For successful requests, respond with HTTP status 200 and a JSON body with a url key indicating the URL the user should be redirected to in order to complete this action.

You may want to include either the provided Xkit token or your own login token in the query string to allow the existing platform context to log into your app seamlessly.

Example response:

200 OK
Content-Type: application/json

{
  "url": "https://myapp.com/documents/new?name=Sales%20Contract&tags=&crm_object=Opportunity|09876&token=eyJhbGciOiJIUzI1NiIsInR5cCI6IkpXVCJ9.eyJzdWIiOiIxMjM0NTY3ODkwIiwibmFtZSI6IkpvaG4gRG9lIiwiaWF0IjoxNTE2MjM5MDIyfQ.SflKxwRJSMeKKF2QT4fwpMeJf36POk6yJV_adQssw5c"
}

Modals

Modals display your user interface directly inside of the CRM, typically inside of a modal dialog rendered as an iframe.

Modals are best used to take complex actions in your application and are a more advanced interface design than a simple link.

Here's an example of a modal action in Salesforce:

Create document action in Salesforce

Example request:

POST /api/crm-embed/new-object HTTP 1.1
Host: myapp.com
Authorization: Bearer 818e07e5-94c0-4ec4-a001-c5b4c19ee11a
Content-Type: application/json

{
  "request_type": "modal",
  "action": "new-document",
  "app_object": {
    "type": "document"
  },
  "record": {
    "type": "opportunity",
    "id": "Opportunity|09876",
    "data": {
      "document_name": "Sales Contract",
      "document_tags": []
    }
  },
  "platform_context": {
    "id": "usr5c7e8c43"
  },
  "connection": {
    "id": "12345"
  },
  "token": "eyJhbGciOiJIUzI1NiIsInR5cCI6IkpXVCJ9.eyJzdWIiOiIxMjM0NTY3ODkwIiwibmFtZSI6IkpvaG4gRG9lIiwiaWF0IjoxNTE2MjM5MDIyfQ.SflKxwRJSMeKKF2QT4fwpMeJf36POk6yJV_adQssw5c"
}

For successful requests, respond with HTTP status 200 and a url key indicating the URL of the iframe for the user to complete this action.

You may want to include either the provided Xkit token or your own login token in the query string to allow the existing platform context to log into your app seamlessly.

Example response:

200 OK
Content-Type: application/json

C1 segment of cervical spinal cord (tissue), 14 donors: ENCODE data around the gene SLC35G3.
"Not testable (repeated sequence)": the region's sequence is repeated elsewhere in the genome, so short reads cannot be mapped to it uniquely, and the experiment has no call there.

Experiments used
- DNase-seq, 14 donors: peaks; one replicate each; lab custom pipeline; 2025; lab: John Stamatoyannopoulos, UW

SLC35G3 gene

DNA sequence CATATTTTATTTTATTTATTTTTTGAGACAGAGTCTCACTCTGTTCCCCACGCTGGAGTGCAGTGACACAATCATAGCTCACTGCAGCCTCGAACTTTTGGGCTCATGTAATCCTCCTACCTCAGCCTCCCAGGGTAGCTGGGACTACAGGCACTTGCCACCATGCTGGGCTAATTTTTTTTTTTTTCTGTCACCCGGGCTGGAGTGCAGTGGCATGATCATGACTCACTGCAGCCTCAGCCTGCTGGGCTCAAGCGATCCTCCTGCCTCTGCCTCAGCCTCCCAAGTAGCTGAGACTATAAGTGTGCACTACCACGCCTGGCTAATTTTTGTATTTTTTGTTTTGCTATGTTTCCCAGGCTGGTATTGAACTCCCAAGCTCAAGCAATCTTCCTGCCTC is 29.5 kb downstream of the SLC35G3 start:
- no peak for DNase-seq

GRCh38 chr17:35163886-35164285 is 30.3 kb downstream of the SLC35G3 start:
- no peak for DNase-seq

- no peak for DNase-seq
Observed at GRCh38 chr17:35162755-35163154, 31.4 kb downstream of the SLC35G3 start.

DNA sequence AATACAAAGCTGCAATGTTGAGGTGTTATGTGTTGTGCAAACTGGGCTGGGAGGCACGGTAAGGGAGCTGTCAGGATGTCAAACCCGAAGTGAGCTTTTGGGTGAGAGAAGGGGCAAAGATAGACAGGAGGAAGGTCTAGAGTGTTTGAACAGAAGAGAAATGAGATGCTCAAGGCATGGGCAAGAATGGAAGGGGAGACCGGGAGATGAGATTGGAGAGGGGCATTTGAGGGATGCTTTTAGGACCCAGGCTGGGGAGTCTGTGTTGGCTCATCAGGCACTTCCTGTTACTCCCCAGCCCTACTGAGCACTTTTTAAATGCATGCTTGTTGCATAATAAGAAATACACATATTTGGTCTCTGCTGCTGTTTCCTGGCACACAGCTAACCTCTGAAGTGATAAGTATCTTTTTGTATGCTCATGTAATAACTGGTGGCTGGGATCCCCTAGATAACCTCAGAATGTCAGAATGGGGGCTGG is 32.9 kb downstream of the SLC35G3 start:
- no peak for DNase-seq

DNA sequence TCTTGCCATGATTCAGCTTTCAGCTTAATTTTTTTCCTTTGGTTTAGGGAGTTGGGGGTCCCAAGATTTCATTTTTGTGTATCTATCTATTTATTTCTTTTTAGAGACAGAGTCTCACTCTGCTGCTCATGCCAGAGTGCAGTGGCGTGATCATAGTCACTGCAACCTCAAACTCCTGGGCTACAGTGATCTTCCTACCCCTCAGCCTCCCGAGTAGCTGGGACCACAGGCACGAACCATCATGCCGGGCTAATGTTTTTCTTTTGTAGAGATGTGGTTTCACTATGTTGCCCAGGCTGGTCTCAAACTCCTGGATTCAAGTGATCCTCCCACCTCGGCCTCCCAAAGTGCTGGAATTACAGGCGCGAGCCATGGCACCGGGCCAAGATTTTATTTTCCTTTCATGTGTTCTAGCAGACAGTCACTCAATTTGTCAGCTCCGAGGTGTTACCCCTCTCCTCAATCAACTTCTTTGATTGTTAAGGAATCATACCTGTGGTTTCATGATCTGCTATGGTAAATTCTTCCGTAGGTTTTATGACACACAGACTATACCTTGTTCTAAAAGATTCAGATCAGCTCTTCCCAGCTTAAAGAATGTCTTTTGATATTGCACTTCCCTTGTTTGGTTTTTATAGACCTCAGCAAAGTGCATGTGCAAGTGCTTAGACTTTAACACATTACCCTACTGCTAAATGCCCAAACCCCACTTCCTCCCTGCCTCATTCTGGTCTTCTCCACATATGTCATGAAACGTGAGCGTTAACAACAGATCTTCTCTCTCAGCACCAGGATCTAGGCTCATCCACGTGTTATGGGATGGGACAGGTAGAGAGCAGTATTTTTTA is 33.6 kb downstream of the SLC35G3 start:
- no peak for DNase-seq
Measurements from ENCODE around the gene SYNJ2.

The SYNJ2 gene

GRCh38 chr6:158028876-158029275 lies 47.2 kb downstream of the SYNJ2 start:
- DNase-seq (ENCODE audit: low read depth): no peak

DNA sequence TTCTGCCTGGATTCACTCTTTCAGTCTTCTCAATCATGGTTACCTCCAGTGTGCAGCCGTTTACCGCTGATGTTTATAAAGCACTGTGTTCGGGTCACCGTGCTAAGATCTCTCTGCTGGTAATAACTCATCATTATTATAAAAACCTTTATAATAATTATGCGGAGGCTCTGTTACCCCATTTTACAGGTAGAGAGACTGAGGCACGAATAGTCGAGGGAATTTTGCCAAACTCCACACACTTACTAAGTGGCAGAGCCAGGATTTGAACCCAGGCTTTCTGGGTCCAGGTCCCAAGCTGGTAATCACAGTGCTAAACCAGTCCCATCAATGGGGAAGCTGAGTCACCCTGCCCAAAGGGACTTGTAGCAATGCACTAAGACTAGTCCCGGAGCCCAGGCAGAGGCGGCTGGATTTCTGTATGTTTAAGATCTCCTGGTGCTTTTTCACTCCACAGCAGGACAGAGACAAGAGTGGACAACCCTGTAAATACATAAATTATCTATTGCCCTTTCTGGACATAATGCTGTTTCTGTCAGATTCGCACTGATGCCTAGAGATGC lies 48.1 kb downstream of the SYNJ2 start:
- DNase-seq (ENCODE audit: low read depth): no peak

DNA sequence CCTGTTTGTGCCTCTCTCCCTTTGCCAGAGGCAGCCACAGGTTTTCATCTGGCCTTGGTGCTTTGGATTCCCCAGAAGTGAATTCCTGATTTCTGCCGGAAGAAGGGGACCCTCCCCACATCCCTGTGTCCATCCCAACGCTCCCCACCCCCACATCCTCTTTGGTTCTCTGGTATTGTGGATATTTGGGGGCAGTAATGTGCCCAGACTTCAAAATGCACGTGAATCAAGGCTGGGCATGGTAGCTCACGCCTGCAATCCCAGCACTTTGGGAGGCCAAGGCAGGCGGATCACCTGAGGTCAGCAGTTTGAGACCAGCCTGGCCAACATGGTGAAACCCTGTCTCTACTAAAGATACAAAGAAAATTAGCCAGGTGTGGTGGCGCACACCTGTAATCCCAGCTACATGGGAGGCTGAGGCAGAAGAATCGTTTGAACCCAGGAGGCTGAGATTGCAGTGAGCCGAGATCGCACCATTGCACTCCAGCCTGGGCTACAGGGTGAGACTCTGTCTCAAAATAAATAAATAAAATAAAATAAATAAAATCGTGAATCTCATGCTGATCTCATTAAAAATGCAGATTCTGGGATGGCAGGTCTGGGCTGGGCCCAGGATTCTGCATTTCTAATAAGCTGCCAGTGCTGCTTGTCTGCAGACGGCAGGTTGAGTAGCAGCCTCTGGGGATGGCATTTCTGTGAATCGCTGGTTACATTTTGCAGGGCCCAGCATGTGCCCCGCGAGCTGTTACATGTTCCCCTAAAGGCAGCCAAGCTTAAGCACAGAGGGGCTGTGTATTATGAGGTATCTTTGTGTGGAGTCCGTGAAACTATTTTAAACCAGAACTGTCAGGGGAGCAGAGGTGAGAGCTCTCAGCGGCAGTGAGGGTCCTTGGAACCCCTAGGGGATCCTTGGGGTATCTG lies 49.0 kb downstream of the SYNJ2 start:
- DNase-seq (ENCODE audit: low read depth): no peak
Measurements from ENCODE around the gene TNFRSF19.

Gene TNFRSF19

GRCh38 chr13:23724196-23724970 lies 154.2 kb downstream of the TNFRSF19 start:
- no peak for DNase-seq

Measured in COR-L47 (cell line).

{
  "url": "https://myapp.com/documents/new-modal?name=Sales%20Contract&tags=&crm_object=Opportunity|09876&token=eyJhbGciOiJIUzI1NiIsInR5cCI6IkpXVCJ9.eyJzdWIiOiIxMjM0NTY3ODkwIiwibmFtZSI6IkpvaG4gRG9lIiwiaWF0IjoxNTE2MjM5MDIyfQ.SflKxwRJSMeKKF2QT4fwpMeJf36POk6yJV_adQssw5c"
}

Commands

Commands are interaction points in your app that don't require user input beyond the command itself and the App Object it's acting on.

Good examples of commands are actions like "delete" or "remove".

After the action is invoked, the UI will be refreshed with another data request.

Here's an example of a command action in Salesforce:

Archive document action in Salesforce

Example request:

POST /api/crm-embed/archive HTTP 1.1
Host: myapp.com
Authorization: Bearer 818e07e5-94c0-4ec4-a001-c5b4c19ee11a
Content-Type: application/json

{
  "request_type": "command",
  "action": "archive-document",
  "app_object": {
    "type": "document"
    "id": "doc766b46a7"
  },
  "record": {
    "type": "opportunity",
    "id": "Opportunity|09876",
    "data": {
      "document_name": "Sales Contract",
      "document_tags": []
    }
  },
  "platform_context": {
    "id": "usr5c7e8c43"
  },
  "connection": {
    "id": "12345"
  },
  "token": "eyJhbGciOiJIUzI1NiIsInR5cCI6IkpXVCJ9.eyJzdWIiOiIxMjM0NTY3ODkwIiwibmFtZSI6IkpvaG4gRG9lIiwiaWF0IjoxNTE2MjM5MDIyfQ.SflKxwRJSMeKKF2QT4fwpMeJf36POk6yJV_adQssw5c"
}

For successful requests, respond with HTTP status 200 and the following body:

  • message: a user-friendly message to be displayed in the CRM
  • status: success

Example successful response:

200 OK
Content-Type: application/json

{
  "status": "success",
  "message": "Archived document succesfully"
}

For requests that could not be completed (but were otherwise well-formed), respond with HTTP status 400 and the following body:

  • message: a user-friendly message to be displayed in the CRM
  • status: error

Example error response:

400 Bad Request
Content-Type: application/json

{
  "status": "error",
  "message": "Document already archived"
}